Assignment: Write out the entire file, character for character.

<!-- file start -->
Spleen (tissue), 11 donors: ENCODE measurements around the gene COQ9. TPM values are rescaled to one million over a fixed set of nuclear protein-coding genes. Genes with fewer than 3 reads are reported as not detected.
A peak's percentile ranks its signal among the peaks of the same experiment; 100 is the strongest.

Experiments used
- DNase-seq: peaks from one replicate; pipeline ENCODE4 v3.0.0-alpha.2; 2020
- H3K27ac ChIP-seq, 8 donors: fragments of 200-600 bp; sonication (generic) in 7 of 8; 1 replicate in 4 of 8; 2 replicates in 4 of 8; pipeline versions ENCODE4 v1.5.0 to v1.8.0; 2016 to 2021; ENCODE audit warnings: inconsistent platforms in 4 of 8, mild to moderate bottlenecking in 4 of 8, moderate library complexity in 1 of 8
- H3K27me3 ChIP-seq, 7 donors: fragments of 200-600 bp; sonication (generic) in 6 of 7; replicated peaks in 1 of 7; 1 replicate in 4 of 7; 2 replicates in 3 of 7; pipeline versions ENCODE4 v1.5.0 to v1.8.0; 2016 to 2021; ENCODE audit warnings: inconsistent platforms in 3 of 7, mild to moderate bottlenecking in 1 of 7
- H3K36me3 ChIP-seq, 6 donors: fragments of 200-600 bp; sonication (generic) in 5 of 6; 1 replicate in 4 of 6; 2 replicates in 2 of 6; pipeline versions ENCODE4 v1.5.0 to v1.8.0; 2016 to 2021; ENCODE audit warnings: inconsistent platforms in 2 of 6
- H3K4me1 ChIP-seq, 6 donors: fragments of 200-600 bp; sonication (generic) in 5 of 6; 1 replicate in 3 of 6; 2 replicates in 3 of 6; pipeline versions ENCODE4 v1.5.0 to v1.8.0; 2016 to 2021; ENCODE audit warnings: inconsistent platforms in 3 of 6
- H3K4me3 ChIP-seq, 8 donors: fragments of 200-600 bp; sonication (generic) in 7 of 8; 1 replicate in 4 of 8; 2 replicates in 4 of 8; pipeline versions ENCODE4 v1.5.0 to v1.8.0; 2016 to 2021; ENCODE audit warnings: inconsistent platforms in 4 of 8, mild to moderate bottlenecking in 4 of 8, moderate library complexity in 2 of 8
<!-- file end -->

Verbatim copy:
Spleen (tissue), 11 donors: ENCODE measurements around the gene COQ9. TPM values are rescaled to one million over a fixed set of nuclear protein-coding genes. Genes with fewer than 3 reads are reported as not detected.
A peak's percentile ranks its signal among the peaks of the same experiment; 100 is the strongest.

Experiments used
- DNase-seq: peaks from one replicate; pipeline ENCODE4 v3.0.0-alpha.2; 2020
- H3K27ac ChIP-seq, 8 donors: fragments of 200-600 bp; sonication (generic) in 7 of 8; 1 replicate in 4 of 8; 2 replicates in 4 of 8; pipeline versions ENCODE4 v1.5.0 to v1.8.0; 2016 to 2021; ENCODE audit warnings: inconsistent platforms in 4 of 8, mild to moderate bottlenecking in 4 of 8, moderate library complexity in 1 of 8
- H3K27me3 ChIP-seq, 7 donors: fragments of 200-600 bp; sonication (generic) in 6 of 7; replicated peaks in 1 of 7; 1 replicate in 4 of 7; 2 replicates in 3 of 7; pipeline versions ENCODE4 v1.5.0 to v1.8.0; 2016 to 2021; ENCODE audit warnings: inconsistent platforms in 3 of 7, mild to moderate bottlenecking in 1 of 7
- H3K36me3 ChIP-seq, 6 donors: fragments of 200-600 bp; sonication (generic) in 5 of 6; 1 replicate in 4 of 6; 2 replicates in 2 of 6; pipeline versions ENCODE4 v1.5.0 to v1.8.0; 2016 to 2021; ENCODE audit warnings: inconsistent platforms in 2 of 6
- H3K4me1 ChIP-seq, 6 donors: fragments of 200-600 bp; sonication (generic) in 5 of 6; 1 replicate in 3 of 6; 2 replicates in 3 of 6; pipeline versions ENCODE4 v1.5.0 to v1.8.0; 2016 to 2021; ENCODE audit warnings: inconsistent platforms in 3 of 6
- H3K4me3 ChIP-seq, 8 donors: fragments of 200-600 bp; sonication (generic) in 7 of 8; 1 replicate in 4 of 8; 2 replicates in 4 of 8; pipeline versions ENCODE4 v1.5.0 to v1.8.0; 2016 to 2021; ENCODE audit warnings: inconsistent platforms in 4 of 8, mild to moderate bottlenecking in 4 of 8, moderate library complexity in 2 of 8